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HMRC internal manual

Employment Related Securities Manual

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HM Revenue & Customs
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Convertible Securities

Interaction with restricted securities

Flowering or blossoming shares or other securities

Where rights on shares ‘flower’ or ‘blossom’ on the happening of an event or after a certain period of time, they are likely to fall within the definition of ‘convertible securities’ (see ERSM40020) and be taxed under Chapter 3. However, they may equally fall within the definition of ‘restricted securities’ (ITEPA03/S423) in Chapter 2. Where either Chapter 2 or 3 could apply, we would normally expect the Chapter 2 scheme of taxation on restricted securities to be preferred by the employee, because of the greater flexibility provided by elections and a more ‘front-loaded’ charge.

Where a forfeiture provision is contained within the articles of association and the forfeiture provision lapses (e.g. through the effluxion of time) the vesting of the shares does not constitute a conversion of a security into a security of a different description and trigger an income tax charge on the market value of the fully vested share less the market value of the forfeitable share.

HM Revenue & Customs will not seek to impose an alternative charge, provided there is a consistent approach adopted and there is no avoidance of tax or NIC by manipulation of arrangements or values.

However, there could be restricted securities which convert into a different type of security and both Chapters may then come into play but, in any event, the same gain will not be taxed twice.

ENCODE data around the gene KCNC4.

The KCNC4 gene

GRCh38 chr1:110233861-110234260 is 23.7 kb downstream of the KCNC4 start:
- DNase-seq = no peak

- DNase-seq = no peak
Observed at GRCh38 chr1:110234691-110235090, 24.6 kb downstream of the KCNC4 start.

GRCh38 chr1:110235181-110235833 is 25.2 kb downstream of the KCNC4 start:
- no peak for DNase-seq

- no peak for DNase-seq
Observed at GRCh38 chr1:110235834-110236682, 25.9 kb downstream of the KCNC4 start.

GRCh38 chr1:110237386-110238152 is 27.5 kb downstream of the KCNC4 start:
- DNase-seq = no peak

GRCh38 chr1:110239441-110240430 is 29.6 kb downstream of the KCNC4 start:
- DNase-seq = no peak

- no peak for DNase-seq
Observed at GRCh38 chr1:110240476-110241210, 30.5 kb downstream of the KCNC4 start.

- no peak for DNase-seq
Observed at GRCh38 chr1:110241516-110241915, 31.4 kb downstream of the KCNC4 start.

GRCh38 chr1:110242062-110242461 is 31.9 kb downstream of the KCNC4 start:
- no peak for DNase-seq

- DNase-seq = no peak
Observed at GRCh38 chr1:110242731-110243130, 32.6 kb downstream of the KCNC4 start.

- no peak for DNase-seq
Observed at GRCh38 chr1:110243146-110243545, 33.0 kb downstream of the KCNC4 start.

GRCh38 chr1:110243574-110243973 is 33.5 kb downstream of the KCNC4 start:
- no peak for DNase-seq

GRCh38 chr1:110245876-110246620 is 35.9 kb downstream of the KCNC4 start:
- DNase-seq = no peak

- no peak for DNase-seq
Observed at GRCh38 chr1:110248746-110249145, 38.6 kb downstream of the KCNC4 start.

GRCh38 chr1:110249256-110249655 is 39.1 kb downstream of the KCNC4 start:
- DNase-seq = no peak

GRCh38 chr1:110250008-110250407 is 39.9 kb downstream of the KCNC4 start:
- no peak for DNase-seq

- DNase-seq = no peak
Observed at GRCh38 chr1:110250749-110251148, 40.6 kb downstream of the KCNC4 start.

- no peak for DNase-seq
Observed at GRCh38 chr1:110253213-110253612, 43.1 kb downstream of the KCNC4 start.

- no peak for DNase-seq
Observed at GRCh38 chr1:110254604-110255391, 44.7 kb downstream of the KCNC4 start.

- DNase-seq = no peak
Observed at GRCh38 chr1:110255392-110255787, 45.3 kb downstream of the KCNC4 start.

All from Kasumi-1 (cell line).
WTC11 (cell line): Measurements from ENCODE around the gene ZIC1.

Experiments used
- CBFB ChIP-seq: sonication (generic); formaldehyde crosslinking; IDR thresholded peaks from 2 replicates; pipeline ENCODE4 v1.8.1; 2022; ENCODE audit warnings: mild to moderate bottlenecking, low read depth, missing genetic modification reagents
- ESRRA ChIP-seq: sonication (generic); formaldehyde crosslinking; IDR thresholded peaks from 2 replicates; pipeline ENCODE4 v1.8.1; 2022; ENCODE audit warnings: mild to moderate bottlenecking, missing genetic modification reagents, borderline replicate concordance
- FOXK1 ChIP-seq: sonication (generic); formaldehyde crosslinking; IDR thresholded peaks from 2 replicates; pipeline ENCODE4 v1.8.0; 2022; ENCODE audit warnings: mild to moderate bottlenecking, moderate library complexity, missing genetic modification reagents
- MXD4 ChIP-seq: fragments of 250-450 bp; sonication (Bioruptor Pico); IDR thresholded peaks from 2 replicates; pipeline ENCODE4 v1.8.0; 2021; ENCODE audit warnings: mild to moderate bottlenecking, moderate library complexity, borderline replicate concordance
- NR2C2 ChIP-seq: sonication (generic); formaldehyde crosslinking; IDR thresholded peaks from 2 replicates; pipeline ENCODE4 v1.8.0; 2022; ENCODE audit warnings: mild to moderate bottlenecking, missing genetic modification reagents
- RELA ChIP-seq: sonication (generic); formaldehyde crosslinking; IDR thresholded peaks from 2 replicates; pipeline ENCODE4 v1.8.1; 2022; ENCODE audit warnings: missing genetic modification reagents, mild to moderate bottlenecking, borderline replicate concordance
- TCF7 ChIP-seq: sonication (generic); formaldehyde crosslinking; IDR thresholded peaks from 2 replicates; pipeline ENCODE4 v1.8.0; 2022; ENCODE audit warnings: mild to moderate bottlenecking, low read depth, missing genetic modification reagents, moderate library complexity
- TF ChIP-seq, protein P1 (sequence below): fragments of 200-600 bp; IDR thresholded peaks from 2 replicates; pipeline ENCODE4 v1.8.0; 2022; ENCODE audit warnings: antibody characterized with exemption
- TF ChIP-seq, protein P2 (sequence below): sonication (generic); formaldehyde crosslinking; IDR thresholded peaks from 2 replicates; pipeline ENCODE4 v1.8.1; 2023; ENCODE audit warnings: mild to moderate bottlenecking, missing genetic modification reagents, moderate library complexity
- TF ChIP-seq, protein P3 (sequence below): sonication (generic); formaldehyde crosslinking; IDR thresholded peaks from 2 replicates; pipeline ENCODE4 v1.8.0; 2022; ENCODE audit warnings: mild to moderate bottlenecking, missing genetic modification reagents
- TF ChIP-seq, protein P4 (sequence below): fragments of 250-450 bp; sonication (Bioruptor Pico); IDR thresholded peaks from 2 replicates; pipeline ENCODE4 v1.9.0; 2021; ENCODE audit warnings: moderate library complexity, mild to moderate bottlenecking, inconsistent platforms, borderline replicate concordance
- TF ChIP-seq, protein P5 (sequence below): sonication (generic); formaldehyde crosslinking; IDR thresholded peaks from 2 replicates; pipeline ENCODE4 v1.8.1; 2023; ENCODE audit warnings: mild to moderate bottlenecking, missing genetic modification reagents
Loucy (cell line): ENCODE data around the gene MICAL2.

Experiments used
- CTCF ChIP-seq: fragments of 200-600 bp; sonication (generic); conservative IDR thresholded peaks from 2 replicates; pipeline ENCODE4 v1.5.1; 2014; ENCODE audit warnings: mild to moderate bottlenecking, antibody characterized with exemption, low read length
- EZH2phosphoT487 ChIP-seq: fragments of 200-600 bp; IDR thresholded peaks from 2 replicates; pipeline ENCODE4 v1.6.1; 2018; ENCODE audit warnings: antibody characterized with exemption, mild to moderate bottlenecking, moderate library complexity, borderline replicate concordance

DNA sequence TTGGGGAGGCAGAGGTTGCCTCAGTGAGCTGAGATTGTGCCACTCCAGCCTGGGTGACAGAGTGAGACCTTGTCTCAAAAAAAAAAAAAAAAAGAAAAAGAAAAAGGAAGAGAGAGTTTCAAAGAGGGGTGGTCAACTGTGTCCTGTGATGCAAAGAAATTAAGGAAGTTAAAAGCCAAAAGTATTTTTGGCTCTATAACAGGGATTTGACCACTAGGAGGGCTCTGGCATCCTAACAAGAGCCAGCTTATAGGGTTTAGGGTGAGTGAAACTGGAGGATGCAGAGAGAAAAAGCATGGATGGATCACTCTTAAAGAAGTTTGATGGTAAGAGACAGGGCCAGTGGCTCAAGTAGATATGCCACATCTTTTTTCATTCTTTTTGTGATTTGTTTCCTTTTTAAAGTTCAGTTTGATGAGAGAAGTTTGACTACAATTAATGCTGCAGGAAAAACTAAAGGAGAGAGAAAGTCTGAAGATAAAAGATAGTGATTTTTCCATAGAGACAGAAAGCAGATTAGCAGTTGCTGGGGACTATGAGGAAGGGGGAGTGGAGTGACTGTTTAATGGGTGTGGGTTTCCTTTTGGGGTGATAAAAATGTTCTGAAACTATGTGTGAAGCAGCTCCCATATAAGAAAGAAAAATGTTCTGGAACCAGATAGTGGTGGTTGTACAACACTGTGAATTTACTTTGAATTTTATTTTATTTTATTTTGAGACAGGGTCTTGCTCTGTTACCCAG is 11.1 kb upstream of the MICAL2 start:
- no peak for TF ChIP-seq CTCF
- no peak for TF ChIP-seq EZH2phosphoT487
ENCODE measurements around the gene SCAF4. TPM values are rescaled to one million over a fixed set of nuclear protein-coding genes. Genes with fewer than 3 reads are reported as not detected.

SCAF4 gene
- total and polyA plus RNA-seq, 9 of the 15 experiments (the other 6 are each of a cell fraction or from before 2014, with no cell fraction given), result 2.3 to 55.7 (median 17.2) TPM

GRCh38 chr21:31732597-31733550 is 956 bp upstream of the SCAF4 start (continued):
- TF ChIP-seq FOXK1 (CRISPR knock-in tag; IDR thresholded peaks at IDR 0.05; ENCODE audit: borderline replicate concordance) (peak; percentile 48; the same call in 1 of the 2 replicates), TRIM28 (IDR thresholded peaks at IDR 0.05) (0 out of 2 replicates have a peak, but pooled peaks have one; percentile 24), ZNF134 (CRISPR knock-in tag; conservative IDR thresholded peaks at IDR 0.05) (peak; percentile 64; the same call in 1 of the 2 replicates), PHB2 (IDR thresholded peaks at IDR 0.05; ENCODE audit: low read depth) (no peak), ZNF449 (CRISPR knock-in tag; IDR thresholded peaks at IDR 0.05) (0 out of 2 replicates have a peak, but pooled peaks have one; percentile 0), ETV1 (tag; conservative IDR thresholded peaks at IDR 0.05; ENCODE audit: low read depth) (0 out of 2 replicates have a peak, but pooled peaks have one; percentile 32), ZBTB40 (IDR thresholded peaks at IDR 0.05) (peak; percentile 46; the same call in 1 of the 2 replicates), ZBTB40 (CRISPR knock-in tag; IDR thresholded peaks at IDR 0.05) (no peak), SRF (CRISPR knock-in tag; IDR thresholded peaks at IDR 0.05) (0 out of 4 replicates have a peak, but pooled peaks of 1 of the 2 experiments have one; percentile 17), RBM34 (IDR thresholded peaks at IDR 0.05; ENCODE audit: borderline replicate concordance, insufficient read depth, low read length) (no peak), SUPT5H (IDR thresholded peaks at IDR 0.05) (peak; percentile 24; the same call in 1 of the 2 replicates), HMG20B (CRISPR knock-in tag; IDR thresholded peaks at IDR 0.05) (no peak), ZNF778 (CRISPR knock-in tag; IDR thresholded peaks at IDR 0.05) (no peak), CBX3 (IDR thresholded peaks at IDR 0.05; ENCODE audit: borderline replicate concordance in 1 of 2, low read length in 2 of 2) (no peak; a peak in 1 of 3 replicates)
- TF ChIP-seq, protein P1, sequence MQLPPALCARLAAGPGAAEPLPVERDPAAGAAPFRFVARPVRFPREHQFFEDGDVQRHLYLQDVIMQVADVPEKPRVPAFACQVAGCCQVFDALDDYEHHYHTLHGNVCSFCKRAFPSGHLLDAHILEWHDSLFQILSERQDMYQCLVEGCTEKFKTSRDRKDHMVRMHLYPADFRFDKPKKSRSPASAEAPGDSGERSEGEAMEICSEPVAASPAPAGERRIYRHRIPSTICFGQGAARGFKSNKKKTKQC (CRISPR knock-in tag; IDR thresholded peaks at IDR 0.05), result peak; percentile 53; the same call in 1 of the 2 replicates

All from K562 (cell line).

If inherent rights do not create a convertible security there may still be a charge under Chapter 4 on any benefit received by the employee in connection with the fulfilment of those rights.

Flowering shares acquired pre-16 April 2003

See ERSM40040

Are time limits for conversion a restriction?

Say, for example, an employee has acquired convertible bonds in his company and one third of them convert each year into shares. Will the restriction inherent in the time limits for conversion bring the bonds into Chapter 2 on restricted securities, so that there would be a chargeable event on each of the 2nd, 3rd, and 4th anniversaries of acquisition, as well as under Chapter 3?

We view the conversion right as an additional right attaching to the underlying security,which enhances rather than reduces its value. This will remove any charge under Chapter 2 and will leave the charge under Chapter 3 until an actual conversion takes place.